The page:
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J Biol Chem. 1995 Jun 23;270(25):15175-80.

G alpha 15 and G alpha 16 couple a wide variety of receptors to phospholipase C.

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  • 1Division of Biology, California Institute of Technology, Pasadena 91125, USA.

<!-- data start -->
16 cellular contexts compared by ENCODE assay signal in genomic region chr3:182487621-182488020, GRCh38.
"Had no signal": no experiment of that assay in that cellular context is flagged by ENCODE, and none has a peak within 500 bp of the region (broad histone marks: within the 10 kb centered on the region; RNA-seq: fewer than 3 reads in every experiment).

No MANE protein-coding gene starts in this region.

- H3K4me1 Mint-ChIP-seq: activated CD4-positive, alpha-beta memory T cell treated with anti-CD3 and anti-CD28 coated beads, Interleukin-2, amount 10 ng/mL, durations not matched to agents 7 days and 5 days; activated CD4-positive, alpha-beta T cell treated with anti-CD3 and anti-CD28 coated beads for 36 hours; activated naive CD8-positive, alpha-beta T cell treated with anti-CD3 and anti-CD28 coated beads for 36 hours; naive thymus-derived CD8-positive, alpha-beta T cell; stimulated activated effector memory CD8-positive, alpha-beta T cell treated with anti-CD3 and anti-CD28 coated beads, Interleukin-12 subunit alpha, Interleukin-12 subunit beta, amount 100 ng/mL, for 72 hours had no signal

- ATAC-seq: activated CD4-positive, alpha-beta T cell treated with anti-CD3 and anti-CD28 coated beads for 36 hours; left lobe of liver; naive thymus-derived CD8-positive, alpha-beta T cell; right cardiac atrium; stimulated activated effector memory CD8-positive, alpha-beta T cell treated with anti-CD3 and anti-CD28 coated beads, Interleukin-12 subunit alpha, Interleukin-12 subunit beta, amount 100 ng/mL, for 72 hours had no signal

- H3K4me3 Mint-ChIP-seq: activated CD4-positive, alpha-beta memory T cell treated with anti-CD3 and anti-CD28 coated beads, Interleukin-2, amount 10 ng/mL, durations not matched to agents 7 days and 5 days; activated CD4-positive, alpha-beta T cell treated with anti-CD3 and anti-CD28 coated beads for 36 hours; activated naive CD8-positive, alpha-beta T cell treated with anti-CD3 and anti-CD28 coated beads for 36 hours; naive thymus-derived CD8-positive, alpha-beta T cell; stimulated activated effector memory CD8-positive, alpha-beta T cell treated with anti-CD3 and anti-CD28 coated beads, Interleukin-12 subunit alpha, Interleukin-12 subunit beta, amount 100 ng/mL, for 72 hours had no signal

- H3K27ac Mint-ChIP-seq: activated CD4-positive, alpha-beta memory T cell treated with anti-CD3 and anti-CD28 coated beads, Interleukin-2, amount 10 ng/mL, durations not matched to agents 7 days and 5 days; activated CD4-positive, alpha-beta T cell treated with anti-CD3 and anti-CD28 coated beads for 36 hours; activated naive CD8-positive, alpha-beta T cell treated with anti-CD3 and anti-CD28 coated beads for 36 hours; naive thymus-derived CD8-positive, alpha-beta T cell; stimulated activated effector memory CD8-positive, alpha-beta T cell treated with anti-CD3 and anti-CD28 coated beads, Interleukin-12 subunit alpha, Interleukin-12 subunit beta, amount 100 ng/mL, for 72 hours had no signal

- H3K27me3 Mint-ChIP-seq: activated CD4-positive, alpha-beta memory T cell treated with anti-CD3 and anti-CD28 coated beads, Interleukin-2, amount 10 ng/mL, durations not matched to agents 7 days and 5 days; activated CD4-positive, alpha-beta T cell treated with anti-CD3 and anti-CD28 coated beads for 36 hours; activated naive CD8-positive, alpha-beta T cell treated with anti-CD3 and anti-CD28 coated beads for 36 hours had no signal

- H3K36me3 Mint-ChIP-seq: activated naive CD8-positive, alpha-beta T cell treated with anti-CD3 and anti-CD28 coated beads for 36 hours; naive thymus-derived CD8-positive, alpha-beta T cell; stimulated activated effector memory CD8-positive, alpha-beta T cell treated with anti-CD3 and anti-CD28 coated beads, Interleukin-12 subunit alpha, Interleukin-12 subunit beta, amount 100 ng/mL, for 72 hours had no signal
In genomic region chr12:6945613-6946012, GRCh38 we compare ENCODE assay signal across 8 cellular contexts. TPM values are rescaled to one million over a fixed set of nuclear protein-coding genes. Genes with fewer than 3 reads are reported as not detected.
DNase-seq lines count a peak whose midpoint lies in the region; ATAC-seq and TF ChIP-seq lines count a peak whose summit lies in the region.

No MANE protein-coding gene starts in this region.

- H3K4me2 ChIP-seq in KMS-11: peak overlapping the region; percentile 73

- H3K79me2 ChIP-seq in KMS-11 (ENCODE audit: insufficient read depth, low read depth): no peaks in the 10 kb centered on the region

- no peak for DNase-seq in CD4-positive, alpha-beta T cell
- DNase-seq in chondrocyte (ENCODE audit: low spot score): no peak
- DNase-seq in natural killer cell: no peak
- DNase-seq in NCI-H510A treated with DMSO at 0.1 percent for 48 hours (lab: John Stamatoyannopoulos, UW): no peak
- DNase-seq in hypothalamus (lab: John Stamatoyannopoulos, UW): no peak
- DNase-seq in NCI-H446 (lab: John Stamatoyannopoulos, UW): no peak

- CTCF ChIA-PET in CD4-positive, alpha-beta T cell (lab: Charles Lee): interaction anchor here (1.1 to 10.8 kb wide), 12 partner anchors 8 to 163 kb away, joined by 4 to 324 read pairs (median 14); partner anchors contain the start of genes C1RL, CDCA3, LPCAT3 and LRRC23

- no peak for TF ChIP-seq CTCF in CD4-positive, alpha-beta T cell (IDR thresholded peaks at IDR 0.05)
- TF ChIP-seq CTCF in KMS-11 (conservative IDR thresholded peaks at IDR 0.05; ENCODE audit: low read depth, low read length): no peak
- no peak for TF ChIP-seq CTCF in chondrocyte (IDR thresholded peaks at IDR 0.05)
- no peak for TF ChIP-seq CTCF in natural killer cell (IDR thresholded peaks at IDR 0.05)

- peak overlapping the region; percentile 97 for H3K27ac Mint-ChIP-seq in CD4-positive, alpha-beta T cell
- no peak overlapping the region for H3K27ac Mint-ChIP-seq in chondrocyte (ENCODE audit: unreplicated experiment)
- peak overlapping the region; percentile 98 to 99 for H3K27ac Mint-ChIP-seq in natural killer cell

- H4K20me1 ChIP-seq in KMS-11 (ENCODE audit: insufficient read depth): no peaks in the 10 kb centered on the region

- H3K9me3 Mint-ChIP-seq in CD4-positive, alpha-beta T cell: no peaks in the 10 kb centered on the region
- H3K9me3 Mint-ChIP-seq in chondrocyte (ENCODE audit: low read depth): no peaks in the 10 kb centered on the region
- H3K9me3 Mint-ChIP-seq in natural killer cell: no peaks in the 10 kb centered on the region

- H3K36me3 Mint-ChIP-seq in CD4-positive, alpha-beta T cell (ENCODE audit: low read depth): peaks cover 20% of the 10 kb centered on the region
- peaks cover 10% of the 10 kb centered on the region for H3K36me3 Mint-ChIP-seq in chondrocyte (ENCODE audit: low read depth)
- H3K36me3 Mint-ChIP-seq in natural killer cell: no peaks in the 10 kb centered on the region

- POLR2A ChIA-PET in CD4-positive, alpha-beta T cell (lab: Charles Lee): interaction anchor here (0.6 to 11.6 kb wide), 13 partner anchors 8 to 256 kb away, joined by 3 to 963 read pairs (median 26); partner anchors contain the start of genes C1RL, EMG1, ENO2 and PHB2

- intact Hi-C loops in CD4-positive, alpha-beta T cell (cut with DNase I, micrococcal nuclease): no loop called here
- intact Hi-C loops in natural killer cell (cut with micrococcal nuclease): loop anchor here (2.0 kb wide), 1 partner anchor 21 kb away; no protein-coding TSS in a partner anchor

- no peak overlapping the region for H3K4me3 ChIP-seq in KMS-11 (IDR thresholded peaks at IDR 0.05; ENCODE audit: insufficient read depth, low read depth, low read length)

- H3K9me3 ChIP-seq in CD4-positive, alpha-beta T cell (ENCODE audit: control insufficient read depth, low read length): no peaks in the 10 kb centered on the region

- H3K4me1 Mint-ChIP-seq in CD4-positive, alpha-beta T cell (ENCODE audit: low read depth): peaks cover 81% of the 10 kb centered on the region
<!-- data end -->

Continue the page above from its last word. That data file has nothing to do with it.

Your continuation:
The murine G-protein alpha-subunit G alpha 15 and its human counterpart G alpha 16 are expressed in a subset of hematopoietic cells, and they have been shown to regulate beta-isoforms of inositide-specific phospholipase C. We studied the ability of a variety of receptors to interact with G alpha 15 and G alpha 16 by cotransfecting receptors and G-protein alpha-subunits in COS-7 cells. Activation of beta 2 adrenergic and muscarinic M2 receptors in cells expressing the receptors alone or together with G alpha q, G alpha 11, or G alpha 14 led to a very small stimulation of endogenous phospholipase C. However, when the receptors were coexpressed with G alpha 15 and G alpha 16, addition of appropriate ligands caused a severalfold increase in inositol phosphate production which was time- and dose-dependent. A similar activation of phospholipase C was observed when several other receptors which were previously shown to couple to members of the Gi and Gs family were coexpressed with G alpha 15/16. In addition, stimulation of inositol phosphate formation via receptors naturally coupled to phospholipase C was enhanced by cotransfection of G alpha 15 and G alpha 16. These data demonstrate that G alpha 15 and G alpha 16 are unique in that they can be activated by a wide variety of G-protein-coupled receptors. The ability of G alpha 15 and G alpha 16 to bypass the selectivity of receptor G-protein interaction can be a useful tool to understand the mechanism of receptor-induced G-protein activation. In addition, the promiscuous behavior of G alpha 15 and G alpha 16 toward receptors may be helpful in finding ligands corresponding to orphan receptors whose signaling properties are unknown.

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